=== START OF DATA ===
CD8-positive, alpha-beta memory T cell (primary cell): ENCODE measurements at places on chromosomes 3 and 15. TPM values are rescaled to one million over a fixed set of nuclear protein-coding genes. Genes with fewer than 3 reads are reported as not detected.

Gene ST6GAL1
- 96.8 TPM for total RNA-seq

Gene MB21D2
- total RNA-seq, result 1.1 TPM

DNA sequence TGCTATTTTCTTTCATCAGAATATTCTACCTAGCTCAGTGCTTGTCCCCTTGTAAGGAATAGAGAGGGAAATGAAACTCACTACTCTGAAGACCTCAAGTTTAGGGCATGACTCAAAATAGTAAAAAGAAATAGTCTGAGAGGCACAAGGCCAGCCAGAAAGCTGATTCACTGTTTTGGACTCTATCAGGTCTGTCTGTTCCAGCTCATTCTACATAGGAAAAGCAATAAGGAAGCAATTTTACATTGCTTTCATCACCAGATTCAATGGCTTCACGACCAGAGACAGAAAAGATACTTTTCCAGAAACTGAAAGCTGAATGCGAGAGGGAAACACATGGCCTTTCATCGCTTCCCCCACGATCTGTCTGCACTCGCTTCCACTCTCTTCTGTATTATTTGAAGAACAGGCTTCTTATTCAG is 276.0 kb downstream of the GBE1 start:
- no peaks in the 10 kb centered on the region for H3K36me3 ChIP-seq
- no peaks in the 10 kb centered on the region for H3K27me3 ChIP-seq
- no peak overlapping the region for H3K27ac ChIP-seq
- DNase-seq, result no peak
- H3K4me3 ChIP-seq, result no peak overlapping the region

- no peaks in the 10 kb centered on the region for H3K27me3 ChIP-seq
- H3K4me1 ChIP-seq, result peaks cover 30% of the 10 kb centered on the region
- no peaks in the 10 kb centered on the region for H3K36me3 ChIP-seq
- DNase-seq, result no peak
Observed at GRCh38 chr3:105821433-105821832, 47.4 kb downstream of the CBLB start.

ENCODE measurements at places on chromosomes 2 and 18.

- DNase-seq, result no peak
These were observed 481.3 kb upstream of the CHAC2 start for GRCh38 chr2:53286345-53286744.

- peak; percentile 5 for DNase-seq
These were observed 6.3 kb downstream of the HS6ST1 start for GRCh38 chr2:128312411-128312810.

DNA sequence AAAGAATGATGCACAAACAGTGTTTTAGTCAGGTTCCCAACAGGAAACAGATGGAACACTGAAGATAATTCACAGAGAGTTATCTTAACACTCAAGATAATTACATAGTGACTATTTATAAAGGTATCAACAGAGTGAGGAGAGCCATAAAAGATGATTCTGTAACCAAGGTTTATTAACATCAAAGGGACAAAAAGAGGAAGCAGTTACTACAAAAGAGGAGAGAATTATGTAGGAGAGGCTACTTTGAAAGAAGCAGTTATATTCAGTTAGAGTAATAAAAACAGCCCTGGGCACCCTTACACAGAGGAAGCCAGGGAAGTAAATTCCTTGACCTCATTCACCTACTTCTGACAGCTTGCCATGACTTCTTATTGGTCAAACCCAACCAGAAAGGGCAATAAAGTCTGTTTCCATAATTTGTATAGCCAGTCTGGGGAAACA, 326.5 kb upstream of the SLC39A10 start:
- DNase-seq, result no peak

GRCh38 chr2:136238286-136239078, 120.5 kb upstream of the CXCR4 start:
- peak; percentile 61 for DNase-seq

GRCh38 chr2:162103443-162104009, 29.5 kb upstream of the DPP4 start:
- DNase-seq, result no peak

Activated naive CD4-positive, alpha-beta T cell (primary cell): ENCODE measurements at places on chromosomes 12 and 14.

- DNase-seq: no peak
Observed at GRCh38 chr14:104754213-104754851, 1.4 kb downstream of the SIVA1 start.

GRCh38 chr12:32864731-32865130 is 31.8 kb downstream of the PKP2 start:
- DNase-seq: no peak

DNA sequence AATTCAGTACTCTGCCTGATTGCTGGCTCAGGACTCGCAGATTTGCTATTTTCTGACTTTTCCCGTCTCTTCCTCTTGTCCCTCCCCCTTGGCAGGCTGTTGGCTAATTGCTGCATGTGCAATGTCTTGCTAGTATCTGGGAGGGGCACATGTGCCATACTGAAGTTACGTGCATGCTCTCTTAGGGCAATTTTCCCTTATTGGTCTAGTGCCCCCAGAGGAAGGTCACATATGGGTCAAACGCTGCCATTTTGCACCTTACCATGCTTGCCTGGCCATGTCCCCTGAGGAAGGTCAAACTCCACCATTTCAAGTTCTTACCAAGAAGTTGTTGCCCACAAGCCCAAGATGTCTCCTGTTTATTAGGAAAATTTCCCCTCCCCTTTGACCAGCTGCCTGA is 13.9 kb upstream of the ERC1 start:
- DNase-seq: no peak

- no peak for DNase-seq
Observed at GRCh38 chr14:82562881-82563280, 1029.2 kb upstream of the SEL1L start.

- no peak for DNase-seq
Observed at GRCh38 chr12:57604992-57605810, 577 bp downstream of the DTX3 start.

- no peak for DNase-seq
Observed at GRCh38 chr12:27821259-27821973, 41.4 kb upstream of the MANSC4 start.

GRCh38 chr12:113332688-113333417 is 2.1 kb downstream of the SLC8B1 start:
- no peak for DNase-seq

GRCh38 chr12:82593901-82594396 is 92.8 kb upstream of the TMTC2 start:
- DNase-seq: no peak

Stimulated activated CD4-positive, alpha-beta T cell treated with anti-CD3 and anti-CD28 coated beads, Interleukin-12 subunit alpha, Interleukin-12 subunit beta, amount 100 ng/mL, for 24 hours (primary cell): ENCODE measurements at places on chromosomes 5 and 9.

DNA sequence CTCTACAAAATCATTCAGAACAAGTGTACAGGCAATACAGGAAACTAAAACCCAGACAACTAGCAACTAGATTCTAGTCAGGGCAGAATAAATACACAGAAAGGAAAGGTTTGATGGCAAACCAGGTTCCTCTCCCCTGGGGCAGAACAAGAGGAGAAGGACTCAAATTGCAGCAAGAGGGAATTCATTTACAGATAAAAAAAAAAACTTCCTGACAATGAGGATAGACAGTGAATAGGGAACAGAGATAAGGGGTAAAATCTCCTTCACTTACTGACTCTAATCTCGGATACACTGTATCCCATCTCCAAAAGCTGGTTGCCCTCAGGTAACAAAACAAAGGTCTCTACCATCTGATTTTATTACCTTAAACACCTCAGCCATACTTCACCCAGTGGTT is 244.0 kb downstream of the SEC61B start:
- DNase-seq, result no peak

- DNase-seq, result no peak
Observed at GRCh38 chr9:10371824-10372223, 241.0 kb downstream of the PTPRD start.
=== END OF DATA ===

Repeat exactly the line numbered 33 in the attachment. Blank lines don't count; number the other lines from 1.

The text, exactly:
DNA sequence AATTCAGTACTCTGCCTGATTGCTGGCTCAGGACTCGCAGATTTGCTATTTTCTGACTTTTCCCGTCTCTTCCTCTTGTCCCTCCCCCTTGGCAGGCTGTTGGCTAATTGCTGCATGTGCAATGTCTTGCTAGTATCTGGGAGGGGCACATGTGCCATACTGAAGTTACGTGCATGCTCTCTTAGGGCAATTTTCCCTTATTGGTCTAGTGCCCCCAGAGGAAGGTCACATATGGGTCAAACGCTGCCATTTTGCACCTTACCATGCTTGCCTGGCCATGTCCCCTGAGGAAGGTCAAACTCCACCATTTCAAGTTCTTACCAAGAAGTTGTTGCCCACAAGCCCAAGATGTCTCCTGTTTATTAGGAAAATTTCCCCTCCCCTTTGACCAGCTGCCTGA is 13.9 kb upstream of the ERC1 start: